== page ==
To our dismay, the warm weather disappeared ahead of us and a low fog set in just as we entered the city and began searching for our hotel. Like so many other cities in Spain, the sidewalks were being torn up and replaced and many of the streets in the older districts have been converted to pedestrian-friendly passageways. We stopped the car and park illegally while I tried to get directions from a shopkeeper who was determined to give me detailed instructions in rapid-fire Basque.
At last I was able to explain to her that we were driving not walking and she threw her hands up in the air and took me into the street to try and find someone who could explain the intricacies of the one-way streets in the neighbourhood. In the end, we just left the car where it was and walked to the address of our hotel, got a more detailed map from the hotel and ran back to get our car before it was towed away.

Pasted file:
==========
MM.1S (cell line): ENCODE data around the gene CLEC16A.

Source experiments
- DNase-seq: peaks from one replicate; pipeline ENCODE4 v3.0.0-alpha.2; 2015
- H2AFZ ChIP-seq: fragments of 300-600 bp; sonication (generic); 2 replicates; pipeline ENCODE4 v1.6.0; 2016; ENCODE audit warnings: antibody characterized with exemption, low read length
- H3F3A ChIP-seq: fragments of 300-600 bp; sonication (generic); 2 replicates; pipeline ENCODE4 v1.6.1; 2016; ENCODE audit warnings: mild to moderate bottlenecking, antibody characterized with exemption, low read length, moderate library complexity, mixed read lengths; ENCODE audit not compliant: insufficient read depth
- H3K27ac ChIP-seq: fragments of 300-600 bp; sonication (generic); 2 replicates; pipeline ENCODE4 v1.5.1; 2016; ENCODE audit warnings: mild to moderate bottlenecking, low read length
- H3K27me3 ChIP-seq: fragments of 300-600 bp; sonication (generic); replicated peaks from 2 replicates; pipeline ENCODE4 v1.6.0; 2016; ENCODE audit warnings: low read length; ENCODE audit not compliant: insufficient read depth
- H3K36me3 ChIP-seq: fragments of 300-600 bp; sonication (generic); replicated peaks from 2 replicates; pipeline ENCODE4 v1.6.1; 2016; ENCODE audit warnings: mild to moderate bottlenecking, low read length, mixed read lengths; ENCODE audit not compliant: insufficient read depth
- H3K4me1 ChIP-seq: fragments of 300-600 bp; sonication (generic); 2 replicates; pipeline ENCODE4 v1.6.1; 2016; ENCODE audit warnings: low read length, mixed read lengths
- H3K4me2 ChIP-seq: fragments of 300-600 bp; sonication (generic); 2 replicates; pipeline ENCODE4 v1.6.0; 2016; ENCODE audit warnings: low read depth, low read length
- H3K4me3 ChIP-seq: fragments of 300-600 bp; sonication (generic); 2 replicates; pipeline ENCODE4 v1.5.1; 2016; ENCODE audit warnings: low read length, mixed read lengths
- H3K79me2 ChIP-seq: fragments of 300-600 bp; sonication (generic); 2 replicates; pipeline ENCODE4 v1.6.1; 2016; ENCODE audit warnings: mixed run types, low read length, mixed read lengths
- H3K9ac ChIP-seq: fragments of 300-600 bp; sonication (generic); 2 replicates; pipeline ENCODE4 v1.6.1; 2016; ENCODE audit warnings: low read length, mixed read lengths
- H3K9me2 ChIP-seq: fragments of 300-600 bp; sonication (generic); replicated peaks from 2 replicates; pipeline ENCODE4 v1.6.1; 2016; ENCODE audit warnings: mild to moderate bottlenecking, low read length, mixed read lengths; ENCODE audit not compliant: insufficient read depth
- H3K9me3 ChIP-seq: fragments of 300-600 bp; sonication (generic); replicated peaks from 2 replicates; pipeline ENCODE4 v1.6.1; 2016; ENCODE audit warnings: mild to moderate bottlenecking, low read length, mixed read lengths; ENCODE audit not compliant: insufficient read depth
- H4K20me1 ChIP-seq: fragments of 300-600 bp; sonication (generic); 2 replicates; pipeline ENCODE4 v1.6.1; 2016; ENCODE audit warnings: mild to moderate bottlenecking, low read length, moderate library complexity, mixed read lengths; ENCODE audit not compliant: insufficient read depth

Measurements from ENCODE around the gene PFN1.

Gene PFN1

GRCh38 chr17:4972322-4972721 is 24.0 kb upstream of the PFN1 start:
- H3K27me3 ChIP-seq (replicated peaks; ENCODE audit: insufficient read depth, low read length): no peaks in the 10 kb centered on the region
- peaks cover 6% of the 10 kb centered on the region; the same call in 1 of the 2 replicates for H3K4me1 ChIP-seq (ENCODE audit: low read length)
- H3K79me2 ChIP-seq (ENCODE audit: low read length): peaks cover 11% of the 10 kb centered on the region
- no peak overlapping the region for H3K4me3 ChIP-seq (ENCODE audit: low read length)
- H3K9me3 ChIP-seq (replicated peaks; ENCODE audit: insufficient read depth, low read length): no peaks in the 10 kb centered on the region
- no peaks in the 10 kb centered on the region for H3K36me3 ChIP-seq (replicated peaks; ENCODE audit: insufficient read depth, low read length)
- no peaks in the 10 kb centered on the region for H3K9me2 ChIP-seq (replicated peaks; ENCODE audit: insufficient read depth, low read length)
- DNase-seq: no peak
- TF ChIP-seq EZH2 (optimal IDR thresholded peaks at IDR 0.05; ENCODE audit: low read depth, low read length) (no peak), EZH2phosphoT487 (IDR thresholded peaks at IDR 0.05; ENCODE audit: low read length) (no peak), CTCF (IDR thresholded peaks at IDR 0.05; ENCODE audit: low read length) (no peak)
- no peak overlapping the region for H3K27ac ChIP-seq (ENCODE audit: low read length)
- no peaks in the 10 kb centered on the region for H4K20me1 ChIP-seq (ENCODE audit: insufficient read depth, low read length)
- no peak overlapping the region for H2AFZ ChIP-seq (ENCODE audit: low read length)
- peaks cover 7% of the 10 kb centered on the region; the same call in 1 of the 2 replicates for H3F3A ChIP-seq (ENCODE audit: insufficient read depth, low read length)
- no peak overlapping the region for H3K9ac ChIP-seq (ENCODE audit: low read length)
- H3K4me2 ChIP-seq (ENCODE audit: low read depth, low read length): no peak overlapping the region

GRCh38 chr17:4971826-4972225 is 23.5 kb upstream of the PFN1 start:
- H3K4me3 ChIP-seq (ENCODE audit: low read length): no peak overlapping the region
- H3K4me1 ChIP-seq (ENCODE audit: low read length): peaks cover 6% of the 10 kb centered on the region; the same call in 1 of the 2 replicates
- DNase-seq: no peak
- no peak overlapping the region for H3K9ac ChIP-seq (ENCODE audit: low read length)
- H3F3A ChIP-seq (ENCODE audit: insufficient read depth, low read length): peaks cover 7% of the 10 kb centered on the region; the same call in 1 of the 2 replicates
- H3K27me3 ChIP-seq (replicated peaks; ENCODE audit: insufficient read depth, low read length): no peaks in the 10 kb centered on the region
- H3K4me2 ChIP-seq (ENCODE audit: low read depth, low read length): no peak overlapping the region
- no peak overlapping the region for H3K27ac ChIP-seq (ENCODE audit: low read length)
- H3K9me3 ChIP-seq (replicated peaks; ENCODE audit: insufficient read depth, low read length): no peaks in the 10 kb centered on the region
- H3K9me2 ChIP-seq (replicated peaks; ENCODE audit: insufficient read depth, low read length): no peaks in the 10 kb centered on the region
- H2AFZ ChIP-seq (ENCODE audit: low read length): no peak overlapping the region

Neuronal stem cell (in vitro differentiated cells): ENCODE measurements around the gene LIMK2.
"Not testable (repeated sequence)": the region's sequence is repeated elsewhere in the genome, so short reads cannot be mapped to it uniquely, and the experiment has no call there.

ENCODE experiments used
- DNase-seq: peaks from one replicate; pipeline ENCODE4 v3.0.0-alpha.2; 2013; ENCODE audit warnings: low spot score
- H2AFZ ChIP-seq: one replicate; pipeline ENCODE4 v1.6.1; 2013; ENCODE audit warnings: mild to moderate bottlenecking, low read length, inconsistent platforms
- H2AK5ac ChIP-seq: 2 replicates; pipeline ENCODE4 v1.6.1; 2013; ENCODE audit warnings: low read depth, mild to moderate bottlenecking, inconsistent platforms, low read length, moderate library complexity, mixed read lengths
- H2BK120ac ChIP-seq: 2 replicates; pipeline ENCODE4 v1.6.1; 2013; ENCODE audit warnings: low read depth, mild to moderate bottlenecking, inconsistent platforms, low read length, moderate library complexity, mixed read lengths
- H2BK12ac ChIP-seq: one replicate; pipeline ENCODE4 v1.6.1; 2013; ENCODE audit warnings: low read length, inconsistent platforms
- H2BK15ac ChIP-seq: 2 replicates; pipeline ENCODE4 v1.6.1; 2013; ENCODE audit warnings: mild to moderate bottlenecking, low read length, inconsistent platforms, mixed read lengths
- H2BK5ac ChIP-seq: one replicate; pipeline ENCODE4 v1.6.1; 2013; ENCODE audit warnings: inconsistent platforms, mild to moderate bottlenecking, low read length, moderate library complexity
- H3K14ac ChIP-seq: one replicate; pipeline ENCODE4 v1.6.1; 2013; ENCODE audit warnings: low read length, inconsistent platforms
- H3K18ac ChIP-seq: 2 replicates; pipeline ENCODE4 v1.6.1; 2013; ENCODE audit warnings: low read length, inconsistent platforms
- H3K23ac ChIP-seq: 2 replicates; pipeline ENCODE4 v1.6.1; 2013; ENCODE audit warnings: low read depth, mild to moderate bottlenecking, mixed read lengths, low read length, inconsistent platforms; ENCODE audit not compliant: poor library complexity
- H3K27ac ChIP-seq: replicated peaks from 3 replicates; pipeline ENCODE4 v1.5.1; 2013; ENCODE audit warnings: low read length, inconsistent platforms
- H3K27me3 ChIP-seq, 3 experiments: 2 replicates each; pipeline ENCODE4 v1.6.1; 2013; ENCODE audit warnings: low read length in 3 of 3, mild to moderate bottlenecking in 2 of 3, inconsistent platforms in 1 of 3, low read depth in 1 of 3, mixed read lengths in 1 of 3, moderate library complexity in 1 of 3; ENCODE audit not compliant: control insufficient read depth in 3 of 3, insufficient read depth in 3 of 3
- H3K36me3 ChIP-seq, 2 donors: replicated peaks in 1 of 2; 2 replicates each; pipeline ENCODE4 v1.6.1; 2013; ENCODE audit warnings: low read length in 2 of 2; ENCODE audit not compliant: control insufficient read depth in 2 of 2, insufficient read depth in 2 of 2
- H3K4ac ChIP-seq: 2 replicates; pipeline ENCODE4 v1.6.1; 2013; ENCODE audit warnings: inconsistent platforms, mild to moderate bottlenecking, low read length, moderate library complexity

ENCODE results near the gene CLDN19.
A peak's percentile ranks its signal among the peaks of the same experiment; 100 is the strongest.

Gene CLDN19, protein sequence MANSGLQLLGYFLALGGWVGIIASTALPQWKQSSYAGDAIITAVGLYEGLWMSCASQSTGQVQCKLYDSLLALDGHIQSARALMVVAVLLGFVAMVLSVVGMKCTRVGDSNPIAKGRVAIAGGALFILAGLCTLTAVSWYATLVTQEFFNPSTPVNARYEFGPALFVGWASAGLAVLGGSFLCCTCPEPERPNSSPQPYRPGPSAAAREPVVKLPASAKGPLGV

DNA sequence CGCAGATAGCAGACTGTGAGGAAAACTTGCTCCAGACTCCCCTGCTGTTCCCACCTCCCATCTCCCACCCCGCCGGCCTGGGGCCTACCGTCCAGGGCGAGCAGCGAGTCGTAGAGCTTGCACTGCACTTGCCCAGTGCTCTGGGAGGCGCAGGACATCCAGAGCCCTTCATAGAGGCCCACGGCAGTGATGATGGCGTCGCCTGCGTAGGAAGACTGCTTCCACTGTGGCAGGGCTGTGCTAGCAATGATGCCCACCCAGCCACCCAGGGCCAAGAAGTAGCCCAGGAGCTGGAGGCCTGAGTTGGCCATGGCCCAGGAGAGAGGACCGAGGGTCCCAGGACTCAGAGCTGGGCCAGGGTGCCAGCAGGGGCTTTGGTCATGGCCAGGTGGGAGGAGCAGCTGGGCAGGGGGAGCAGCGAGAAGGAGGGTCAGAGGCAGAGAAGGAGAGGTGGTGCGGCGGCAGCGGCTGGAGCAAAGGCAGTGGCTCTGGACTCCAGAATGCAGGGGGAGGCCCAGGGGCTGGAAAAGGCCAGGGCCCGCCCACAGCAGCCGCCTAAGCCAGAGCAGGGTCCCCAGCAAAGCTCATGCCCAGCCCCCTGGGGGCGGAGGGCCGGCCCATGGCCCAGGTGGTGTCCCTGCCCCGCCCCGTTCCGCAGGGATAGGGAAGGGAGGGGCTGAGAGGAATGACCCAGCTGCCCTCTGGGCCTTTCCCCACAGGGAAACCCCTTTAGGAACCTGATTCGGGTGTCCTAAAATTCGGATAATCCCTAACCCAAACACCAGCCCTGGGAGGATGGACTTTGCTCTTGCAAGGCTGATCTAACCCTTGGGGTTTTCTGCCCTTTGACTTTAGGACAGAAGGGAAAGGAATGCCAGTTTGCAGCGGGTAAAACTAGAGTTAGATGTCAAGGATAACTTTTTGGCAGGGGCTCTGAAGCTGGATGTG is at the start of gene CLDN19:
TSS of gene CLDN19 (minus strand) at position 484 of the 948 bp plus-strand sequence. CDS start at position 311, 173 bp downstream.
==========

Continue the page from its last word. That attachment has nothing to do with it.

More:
When we got to the hotel we were stunned to learn that the nearby parking garage would charge 22 euros for a day’s parking. We were planning to stay for two days so that was quite a hefty charge. We learned that on-street parking near the University was free but that it was quite some distance from our hotel. We were pleased to get a parking spot on the street in front or our hotel for the night and planned to deal with the parking issue in the morning. I have to commend Fernando, the receptionist at the hotel for all the help he gave us sorting out the parking issue.
We awoke to light rain and low-lying fog but the temperature was relatively mild and there was no wind. We drove to the eastern headland of San Sebastian bay and stood looking back at the beach and the small island in the bay. There were very few other people venturing out in such weather but it was better than sitting cooped up in the hotel.
We had studied the map of the city and realized that the University was not all that far from our hotel, no more than an hour’s walk at most, and it was not far from the beach where we planned to explore anyway. We managed to find a parking space on a quiet residential street, left the car and set off back towards the center of the city. We loved walking along the streets filled with students and seniors out running their morning errands.